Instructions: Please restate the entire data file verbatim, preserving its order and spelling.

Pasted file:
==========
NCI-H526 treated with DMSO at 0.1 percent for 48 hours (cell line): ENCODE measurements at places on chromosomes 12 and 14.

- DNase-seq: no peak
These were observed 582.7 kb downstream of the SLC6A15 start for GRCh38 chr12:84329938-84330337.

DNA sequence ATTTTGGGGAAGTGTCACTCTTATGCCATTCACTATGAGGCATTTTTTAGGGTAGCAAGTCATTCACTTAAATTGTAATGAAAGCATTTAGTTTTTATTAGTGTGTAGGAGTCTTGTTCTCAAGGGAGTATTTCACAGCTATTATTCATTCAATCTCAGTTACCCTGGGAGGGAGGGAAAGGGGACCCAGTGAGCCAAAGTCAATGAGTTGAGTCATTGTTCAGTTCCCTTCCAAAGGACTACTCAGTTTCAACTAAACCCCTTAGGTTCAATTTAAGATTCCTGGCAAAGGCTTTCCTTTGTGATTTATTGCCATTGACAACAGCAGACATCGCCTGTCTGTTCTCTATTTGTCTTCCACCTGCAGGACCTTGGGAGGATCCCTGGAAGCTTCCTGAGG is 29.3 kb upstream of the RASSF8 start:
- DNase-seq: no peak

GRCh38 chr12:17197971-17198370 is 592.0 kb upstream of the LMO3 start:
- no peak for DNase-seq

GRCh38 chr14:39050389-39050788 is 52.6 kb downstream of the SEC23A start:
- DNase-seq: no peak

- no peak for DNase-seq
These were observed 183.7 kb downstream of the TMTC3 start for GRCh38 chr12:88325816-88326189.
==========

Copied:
NCI-H526 treated with DMSO at 0.1 percent for 48 hours (cell line): ENCODE measurements at places on chromosomes 12 and 14.

- DNase-seq: no peak
These were observed 582.7 kb downstream of the SLC6A15 start for GRCh38 chr12:84329938-84330337.

DNA sequence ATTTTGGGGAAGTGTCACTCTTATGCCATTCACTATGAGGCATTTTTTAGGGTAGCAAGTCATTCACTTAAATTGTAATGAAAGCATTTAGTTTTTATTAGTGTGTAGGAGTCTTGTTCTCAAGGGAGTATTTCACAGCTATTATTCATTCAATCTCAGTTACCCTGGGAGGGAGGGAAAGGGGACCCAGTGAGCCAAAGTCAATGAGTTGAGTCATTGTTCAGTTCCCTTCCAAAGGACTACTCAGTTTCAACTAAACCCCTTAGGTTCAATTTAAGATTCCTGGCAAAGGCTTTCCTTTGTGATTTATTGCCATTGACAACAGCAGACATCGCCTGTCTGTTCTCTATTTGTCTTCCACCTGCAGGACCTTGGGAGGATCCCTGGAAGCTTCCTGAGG is 29.3 kb upstream of the RASSF8 start:
- DNase-seq: no peak

GRCh38 chr12:17197971-17198370 is 592.0 kb upstream of the LMO3 start:
- no peak for DNase-seq

GRCh38 chr14:39050389-39050788 is 52.6 kb downstream of the SEC23A start:
- DNase-seq: no peak

- no peak for DNase-seq
These were observed 183.7 kb downstream of the TMTC3 start for GRCh38 chr12:88325816-88326189.